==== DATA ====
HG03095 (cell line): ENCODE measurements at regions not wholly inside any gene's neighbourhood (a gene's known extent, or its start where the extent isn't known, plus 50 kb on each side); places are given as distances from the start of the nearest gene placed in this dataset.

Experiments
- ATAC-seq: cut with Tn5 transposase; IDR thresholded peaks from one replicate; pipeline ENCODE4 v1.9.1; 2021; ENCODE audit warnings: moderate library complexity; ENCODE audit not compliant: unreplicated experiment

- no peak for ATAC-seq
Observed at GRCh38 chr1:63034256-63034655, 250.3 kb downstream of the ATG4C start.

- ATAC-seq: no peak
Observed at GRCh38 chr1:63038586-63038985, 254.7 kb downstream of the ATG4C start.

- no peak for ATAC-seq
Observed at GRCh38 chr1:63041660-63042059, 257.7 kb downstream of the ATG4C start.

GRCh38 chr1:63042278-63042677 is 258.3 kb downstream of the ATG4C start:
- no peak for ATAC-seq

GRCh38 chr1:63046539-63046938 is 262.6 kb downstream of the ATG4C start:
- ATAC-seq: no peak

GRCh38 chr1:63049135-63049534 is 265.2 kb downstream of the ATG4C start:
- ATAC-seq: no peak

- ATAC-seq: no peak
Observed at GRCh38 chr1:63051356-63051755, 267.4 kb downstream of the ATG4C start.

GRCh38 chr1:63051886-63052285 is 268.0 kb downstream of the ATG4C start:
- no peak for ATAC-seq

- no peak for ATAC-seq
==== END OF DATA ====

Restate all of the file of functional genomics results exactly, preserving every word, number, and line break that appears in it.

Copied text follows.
HG03095 (cell line): ENCODE measurements at regions not wholly inside any gene's neighbourhood (a gene's known extent, or its start where the extent isn't known, plus 50 kb on each side); places are given as distances from the start of the nearest gene placed in this dataset.

Experiments
- ATAC-seq: cut with Tn5 transposase; IDR thresholded peaks from one replicate; pipeline ENCODE4 v1.9.1; 2021; ENCODE audit warnings: moderate library complexity; ENCODE audit not compliant: unreplicated experiment

- no peak for ATAC-seq
Observed at GRCh38 chr1:63034256-63034655, 250.3 kb downstream of the ATG4C start.

- ATAC-seq: no peak
Observed at GRCh38 chr1:63038586-63038985, 254.7 kb downstream of the ATG4C start.

- no peak for ATAC-seq
Observed at GRCh38 chr1:63041660-63042059, 257.7 kb downstream of the ATG4C start.

GRCh38 chr1:63042278-63042677 is 258.3 kb downstream of the ATG4C start:
- no peak for ATAC-seq

GRCh38 chr1:63046539-63046938 is 262.6 kb downstream of the ATG4C start:
- ATAC-seq: no peak

GRCh38 chr1:63049135-63049534 is 265.2 kb downstream of the ATG4C start:
- ATAC-seq: no peak

- ATAC-seq: no peak
Observed at GRCh38 chr1:63051356-63051755, 267.4 kb downstream of the ATG4C start.

GRCh38 chr1:63051886-63052285 is 268.0 kb downstream of the ATG4C start:
- no peak for ATAC-seq

- no peak for ATAC-seq